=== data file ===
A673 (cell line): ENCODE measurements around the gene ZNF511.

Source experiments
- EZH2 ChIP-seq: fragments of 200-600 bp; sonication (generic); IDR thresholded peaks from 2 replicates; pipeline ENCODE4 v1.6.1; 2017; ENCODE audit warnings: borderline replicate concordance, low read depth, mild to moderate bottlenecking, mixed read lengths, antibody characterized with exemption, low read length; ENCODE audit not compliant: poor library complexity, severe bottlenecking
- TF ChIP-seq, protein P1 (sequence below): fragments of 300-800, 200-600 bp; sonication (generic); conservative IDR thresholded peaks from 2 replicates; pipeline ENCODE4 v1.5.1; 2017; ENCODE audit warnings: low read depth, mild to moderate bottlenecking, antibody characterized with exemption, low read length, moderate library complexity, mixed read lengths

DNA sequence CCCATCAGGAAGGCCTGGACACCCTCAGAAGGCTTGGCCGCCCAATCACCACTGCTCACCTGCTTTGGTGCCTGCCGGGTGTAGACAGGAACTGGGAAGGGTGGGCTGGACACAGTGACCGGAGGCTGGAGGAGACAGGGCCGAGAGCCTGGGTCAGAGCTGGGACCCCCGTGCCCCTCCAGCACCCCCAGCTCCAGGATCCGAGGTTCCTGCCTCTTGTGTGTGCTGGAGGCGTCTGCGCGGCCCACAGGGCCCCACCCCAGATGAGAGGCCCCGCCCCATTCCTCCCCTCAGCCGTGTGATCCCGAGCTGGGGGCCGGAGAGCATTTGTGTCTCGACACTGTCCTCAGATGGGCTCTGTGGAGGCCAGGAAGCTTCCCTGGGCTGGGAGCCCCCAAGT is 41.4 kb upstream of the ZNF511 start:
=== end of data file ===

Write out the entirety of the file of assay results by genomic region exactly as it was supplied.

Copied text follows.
A673 (cell line): ENCODE measurements around the gene ZNF511.

Source experiments
- EZH2 ChIP-seq: fragments of 200-600 bp; sonication (generic); IDR thresholded peaks from 2 replicates; pipeline ENCODE4 v1.6.1; 2017; ENCODE audit warnings: borderline replicate concordance, low read depth, mild to moderate bottlenecking, mixed read lengths, antibody characterized with exemption, low read length; ENCODE audit not compliant: poor library complexity, severe bottlenecking
- TF ChIP-seq, protein P1 (sequence below): fragments of 300-800, 200-600 bp; sonication (generic); conservative IDR thresholded peaks from 2 replicates; pipeline ENCODE4 v1.5.1; 2017; ENCODE audit warnings: low read depth, mild to moderate bottlenecking, antibody characterized with exemption, low read length, moderate library complexity, mixed read lengths

DNA sequence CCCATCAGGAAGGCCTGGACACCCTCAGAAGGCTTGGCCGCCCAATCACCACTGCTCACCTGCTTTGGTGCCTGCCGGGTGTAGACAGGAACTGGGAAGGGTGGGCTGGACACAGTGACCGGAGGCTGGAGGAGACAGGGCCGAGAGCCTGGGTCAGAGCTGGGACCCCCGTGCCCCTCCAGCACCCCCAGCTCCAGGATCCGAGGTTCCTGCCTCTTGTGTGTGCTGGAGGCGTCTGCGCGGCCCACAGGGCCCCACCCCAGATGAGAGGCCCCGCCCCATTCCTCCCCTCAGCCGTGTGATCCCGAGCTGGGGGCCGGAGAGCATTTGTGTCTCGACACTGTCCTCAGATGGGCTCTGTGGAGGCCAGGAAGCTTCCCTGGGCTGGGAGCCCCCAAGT is 41.4 kb upstream of the ZNF511 start: